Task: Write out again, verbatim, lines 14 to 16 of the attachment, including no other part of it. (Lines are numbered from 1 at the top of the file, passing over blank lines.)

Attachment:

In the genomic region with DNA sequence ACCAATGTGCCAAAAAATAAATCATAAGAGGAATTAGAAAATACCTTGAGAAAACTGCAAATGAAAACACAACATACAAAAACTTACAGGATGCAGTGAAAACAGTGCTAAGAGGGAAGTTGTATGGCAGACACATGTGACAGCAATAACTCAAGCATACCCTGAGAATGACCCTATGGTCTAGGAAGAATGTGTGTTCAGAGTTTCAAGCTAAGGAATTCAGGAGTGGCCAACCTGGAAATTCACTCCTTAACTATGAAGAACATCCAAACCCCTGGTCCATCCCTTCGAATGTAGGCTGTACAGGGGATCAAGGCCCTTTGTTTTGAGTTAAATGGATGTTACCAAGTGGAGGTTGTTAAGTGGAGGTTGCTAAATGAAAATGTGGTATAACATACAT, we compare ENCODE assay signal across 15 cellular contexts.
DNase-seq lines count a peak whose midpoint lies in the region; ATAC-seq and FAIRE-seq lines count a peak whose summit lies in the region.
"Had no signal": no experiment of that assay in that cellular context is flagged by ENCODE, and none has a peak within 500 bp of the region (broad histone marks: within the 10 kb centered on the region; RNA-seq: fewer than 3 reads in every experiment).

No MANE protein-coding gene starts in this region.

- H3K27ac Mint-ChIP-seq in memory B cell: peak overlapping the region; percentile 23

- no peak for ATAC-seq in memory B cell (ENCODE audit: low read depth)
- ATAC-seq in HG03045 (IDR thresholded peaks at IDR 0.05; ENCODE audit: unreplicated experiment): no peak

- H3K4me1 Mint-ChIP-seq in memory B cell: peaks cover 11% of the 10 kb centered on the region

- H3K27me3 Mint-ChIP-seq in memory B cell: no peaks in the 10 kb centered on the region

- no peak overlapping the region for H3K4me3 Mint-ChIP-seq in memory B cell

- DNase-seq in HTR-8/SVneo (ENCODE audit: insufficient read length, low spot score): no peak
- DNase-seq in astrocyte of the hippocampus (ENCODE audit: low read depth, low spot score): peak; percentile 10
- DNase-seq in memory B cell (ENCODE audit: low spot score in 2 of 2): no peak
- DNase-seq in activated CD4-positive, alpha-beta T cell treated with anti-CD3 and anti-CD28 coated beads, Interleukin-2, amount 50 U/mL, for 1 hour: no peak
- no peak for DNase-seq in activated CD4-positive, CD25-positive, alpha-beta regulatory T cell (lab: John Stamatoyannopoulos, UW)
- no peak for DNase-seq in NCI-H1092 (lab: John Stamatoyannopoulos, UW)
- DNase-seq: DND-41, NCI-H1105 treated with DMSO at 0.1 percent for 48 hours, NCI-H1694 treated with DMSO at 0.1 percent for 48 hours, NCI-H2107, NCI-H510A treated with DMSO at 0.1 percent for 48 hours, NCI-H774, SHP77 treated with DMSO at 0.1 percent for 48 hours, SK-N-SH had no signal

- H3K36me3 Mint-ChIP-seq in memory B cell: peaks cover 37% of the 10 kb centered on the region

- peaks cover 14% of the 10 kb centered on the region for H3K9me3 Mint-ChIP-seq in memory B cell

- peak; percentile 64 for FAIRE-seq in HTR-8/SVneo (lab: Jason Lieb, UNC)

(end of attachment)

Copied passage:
- DNase-seq in activated CD4-positive, alpha-beta T cell treated with anti-CD3 and anti-CD28 coated beads, Interleukin-2, amount 50 U/mL, for 1 hour: no peak
- no peak for DNase-seq in activated CD4-positive, CD25-positive, alpha-beta regulatory T cell (lab: John Stamatoyannopoulos, UW)
- no peak for DNase-seq in NCI-H1092 (lab: John Stamatoyannopoulos, UW)